One of the most rewarding aspects is that non-native teachers are 
positively celebrated. 

University colleges

Like TAFE, university college salaries are much better, and non-native teachers are usually welcome. Also like TAFE, university colleges tend to ask for Tesol Masters degrees rather than Celta (or Delta, which is not widely recognised in Australia). But there is some leeway here, with some degree-plus- Celta-qualified teachers finding work during peak periods.

As with language schools, the work is seasonal and casual. But here this isn’t because the students are on the beach. Instead, the demographic is mostly Chinese students (and a few Nepalese, Saudis and others) taking pre-university courses to hone their academic English skills to gain direct entry to degree programmes.

This means that the cohort is quite homogenous. Most have upper-intermediate levels of English, are in need of academic skills development and are motivated by assessments.

The busy periods are the three months in the run up to the start of each semester: November to January (for semester 1 starts) and April to July (for semester 2). As some universities are now switching to a trimester system, this is changing, but the busy periods remain the run-up to each university enrolment period.

Its unique wildlife is part of Australia’s charm

Covid-19 update

As Zhou Enlai said in the 1970s, apocryphally of the 1789 French Revolution, it is “too soon to tell” what the long-term effects will be, not least as the outbreak has exposed just how many of the sectors’ eggs have until now been in the single basket marked ‘China’. The casualisation of ELICOS work in Australia means that any drop in student numbers results in unemployed teachers, and—at time of writing—the student flow has all but dried up.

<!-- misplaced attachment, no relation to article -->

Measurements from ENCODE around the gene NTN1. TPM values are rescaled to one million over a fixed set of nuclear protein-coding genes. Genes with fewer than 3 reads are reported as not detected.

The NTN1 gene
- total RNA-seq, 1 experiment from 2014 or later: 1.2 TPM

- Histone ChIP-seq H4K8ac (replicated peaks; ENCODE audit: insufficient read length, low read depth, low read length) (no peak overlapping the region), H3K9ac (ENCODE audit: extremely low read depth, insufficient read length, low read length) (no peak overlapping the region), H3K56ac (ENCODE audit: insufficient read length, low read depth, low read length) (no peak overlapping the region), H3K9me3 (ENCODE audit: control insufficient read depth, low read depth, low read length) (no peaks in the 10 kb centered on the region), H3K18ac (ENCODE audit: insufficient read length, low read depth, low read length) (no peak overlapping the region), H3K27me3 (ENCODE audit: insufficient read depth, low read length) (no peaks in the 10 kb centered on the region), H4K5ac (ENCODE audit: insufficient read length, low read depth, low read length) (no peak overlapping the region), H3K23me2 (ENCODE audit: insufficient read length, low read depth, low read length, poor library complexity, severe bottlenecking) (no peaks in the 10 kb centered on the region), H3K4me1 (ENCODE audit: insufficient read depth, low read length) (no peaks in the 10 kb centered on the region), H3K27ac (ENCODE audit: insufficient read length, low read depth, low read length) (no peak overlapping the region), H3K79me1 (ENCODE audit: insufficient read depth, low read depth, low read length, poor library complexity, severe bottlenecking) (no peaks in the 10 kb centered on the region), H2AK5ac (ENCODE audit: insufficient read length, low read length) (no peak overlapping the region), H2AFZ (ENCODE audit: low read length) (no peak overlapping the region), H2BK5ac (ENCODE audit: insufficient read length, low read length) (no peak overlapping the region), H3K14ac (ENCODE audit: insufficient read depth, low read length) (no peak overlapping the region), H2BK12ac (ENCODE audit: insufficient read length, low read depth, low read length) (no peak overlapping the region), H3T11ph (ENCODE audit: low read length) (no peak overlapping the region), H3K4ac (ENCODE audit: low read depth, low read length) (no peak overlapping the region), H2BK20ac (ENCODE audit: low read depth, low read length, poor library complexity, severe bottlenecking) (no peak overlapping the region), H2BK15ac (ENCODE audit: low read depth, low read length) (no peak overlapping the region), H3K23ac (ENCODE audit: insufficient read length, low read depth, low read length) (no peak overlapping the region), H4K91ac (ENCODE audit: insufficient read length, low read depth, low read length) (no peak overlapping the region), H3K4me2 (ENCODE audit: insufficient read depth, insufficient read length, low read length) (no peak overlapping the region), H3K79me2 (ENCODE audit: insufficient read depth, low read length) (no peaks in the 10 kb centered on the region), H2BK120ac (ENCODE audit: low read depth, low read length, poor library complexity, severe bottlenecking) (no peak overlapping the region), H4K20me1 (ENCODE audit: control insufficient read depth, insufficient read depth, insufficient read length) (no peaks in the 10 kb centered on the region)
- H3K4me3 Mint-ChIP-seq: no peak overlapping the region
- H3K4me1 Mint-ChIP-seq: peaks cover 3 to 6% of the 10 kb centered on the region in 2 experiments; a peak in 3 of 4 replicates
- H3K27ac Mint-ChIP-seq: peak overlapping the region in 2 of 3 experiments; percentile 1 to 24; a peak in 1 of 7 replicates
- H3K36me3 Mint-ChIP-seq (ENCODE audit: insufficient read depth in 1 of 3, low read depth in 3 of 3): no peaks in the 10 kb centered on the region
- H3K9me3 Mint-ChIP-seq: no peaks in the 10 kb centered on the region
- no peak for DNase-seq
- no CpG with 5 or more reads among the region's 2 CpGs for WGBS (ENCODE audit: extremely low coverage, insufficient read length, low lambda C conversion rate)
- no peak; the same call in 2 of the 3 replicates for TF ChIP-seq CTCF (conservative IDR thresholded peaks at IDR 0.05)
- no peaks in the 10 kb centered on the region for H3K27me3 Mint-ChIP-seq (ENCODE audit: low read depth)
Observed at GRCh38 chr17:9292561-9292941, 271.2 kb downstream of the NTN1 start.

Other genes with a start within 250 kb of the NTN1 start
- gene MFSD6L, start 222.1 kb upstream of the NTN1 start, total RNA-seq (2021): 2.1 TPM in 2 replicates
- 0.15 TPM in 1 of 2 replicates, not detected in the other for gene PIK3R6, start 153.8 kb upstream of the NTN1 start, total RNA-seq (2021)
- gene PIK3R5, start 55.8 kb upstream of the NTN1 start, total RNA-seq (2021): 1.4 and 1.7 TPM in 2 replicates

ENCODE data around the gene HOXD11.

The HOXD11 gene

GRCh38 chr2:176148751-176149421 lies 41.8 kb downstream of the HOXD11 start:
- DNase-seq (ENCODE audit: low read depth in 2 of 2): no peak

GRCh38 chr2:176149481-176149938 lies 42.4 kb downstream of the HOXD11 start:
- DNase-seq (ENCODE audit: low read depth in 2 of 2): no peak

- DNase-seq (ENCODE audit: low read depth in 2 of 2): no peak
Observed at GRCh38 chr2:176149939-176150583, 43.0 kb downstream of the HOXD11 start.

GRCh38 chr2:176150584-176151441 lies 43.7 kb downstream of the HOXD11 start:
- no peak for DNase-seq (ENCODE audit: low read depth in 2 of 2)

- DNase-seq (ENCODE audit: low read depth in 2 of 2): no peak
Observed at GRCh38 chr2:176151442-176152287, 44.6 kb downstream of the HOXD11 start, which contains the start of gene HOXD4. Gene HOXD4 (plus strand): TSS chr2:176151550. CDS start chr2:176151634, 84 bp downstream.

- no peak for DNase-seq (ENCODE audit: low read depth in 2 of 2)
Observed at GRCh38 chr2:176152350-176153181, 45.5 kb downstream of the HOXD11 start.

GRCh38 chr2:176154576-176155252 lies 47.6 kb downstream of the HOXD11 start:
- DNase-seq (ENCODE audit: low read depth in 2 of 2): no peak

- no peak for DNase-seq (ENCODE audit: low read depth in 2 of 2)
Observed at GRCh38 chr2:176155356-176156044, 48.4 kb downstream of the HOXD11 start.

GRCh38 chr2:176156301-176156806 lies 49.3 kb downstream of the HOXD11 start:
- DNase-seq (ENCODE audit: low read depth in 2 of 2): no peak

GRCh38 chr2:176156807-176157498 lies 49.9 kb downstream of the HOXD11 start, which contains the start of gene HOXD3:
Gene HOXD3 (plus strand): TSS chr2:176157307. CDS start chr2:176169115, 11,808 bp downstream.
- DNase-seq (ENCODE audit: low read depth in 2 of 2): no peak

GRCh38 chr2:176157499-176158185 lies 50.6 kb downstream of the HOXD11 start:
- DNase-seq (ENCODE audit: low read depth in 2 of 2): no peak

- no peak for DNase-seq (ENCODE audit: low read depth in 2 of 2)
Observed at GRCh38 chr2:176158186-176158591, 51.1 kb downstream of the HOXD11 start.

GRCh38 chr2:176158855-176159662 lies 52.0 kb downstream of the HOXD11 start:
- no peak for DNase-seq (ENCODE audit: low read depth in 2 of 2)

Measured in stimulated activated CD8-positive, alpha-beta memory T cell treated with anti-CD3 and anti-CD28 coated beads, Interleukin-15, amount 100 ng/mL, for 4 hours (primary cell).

Higher education is worst hit, as the travel restrictions began at the start of the academic year and many institutions put in place a hiring freeze. But the English language sector, particularly the university pathway colleges, cannot be far behind.

Perhaps there will be silver linings: a diversification of the market or a rethink of the stepped salary system. But, for now, English teachers are clamouring for other jobs. In the case of one teacher I know in Sydney, turning to artisan sourdough baking instead. I wish them well. These are hard times for everyone. But it is too soon to tell what the long-term effects will be.

Image courtesy of PIXABAY
Phiona Stanley
Phiona Stanley
Dr Phiona Stanley is Associate Professor of Intercultural Communications at Napier University in Edinburgh, Scotland. She has worked in various roles in the Australian Tesol sector, including as a language school teacher, a university college teacher, a Celta trainer, a consultant, and as Senior Lecturer in Education at the University of New South Wales (Sydney). Her current research focuses on interculturality in various contexts, including healthcare and tourism.